As the brigade he commanded attacked a Confederate battery on a hill outside Petersburg in July 1864, a bursting shell blew Col. Joshua L. Chamberlain from the saddle and wounded his horse. After the enemy battery skedaddled, the brigade took the hill and dug in, and up came supporting Union guns.
Chamberlain figured the day’s fighting ended. Then an unidentified senior officer ordered his brigade to charge and capture the heavily defended main Confederate line. Chamberlain protested the order, then complied, taking his men forward—until a bullet slammed through his groin and left him mortally wounded.
Miraculously surviving a nighttime battlefield surgery, he returned home to convalesce as a brigadier general following an impromptu deathbed promotion. Struggling with pain and multiple surgeries, Chamberlain debated leaving the army or returning to the fight.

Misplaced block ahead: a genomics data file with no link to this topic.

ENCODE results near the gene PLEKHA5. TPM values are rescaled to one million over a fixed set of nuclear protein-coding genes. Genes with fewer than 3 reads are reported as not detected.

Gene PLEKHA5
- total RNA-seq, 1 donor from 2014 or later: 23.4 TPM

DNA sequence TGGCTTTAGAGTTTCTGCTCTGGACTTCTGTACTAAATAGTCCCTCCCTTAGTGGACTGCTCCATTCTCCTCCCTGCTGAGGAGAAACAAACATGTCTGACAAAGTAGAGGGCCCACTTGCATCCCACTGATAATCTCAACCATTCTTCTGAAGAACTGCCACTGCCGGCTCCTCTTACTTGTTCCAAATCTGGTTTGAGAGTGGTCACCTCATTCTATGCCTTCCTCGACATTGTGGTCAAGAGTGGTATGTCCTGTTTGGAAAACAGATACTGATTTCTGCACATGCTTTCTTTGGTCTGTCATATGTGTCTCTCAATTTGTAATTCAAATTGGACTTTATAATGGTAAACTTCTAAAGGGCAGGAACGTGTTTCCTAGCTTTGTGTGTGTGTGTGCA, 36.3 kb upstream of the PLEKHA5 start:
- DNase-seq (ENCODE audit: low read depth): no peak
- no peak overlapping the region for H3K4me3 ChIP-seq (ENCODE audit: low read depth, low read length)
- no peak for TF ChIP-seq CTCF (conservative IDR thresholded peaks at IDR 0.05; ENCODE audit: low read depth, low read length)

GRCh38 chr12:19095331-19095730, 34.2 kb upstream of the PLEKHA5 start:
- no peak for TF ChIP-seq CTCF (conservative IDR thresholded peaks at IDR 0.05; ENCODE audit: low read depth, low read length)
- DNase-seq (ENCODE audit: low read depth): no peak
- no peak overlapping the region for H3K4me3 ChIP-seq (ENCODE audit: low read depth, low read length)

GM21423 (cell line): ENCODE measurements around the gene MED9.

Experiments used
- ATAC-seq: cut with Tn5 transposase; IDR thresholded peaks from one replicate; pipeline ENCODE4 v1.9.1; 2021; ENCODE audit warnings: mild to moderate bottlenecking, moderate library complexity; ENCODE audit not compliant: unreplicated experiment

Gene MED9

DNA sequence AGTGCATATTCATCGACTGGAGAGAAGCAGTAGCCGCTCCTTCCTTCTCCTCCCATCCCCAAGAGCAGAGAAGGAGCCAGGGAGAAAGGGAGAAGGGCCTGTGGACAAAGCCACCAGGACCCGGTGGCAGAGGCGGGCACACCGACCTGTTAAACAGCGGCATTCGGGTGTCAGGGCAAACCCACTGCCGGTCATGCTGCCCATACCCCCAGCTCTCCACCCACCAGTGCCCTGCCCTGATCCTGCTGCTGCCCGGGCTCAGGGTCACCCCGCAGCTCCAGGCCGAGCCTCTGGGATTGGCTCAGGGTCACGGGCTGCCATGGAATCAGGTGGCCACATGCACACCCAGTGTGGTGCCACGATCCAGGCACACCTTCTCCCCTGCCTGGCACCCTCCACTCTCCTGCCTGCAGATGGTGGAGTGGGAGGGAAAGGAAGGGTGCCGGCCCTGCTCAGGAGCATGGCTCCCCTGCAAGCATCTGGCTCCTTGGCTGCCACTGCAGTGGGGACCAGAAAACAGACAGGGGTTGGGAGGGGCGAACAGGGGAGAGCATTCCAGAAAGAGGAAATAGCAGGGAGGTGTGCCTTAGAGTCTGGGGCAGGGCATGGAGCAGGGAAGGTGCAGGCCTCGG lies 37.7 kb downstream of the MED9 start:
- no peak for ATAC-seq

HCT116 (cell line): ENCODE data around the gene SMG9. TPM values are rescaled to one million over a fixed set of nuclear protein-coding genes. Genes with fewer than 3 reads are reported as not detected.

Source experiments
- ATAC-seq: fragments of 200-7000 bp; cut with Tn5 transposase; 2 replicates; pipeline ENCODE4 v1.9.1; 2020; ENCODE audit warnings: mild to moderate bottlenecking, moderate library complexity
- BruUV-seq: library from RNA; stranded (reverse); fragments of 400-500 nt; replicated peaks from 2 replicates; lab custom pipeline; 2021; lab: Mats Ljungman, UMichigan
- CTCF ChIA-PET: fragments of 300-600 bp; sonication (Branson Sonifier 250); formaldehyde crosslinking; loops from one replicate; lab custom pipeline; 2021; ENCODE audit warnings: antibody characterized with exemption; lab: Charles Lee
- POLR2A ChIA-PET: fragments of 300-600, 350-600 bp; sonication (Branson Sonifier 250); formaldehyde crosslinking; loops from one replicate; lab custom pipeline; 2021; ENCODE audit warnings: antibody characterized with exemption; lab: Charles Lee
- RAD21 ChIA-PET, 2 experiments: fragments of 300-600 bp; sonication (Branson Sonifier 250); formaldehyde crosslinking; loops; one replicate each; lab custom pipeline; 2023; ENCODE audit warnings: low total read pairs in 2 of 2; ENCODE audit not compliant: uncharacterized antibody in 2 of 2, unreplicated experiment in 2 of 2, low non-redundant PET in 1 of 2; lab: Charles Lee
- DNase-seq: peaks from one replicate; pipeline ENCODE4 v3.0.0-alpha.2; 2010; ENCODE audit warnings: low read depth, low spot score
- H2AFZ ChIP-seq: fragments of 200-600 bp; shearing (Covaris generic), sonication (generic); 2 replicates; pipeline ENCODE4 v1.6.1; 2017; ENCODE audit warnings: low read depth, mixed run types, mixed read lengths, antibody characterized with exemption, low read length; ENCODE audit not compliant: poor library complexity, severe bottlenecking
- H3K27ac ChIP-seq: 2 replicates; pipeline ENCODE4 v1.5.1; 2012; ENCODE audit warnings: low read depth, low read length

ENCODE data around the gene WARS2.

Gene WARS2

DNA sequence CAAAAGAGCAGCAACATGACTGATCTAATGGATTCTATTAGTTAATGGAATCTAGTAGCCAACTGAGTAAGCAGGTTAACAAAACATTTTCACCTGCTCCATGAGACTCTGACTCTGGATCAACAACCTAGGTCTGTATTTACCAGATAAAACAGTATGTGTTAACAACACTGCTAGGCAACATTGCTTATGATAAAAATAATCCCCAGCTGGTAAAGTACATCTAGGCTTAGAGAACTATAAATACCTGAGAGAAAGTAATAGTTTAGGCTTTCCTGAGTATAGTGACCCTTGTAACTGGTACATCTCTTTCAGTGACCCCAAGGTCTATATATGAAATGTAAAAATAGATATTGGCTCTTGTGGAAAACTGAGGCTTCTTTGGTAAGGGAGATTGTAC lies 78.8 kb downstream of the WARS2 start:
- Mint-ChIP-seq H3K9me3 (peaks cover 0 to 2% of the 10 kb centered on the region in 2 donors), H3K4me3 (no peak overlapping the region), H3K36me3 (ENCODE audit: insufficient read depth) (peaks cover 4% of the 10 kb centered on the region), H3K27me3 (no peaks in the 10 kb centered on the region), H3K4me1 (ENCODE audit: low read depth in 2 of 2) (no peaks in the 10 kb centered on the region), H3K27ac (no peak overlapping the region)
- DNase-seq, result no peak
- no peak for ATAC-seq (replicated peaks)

His decision affected upcoming battles, his family, and the rest of his life.
Passing Through the Fire: Joshua Lawrence Chamberlain in the Civil War chronicles Chamberlain’s swift transition from college professor and family man to regimental and brigade commander. A natural leader, he honed his fighting skills at Shepherdstown and Fredericksburg. Praised by his Gettysburg peers for leading the 20th Maine Infantry’s successful defense of Little Round Top—an action that would eventually earn him Civil War immortality—Chamberlain experienced his most intense combat after arriving at Petersburg.
Drawing on Chamberlain’s extensive memoirs and writings and multiple period sources, historian Brian F. Swartz follows Chamberlain across Maryland, Pennsylvania, and Virginia while examining the determined warrior who let nothing prevent him from helping save the United States.
Raised on Chamberlain Street in Brewer, Maine, Brian F. Swartz has worked as a newspaper reporter, editor, and photographer for 34 years and has published several books. He writes the Maine at War blog post, published weekly at www.maineatwar.bangordailynews.com, and lives with his wife, Susan, and their cat Getty (short for “Gettysburg”) in Hampden, Maine.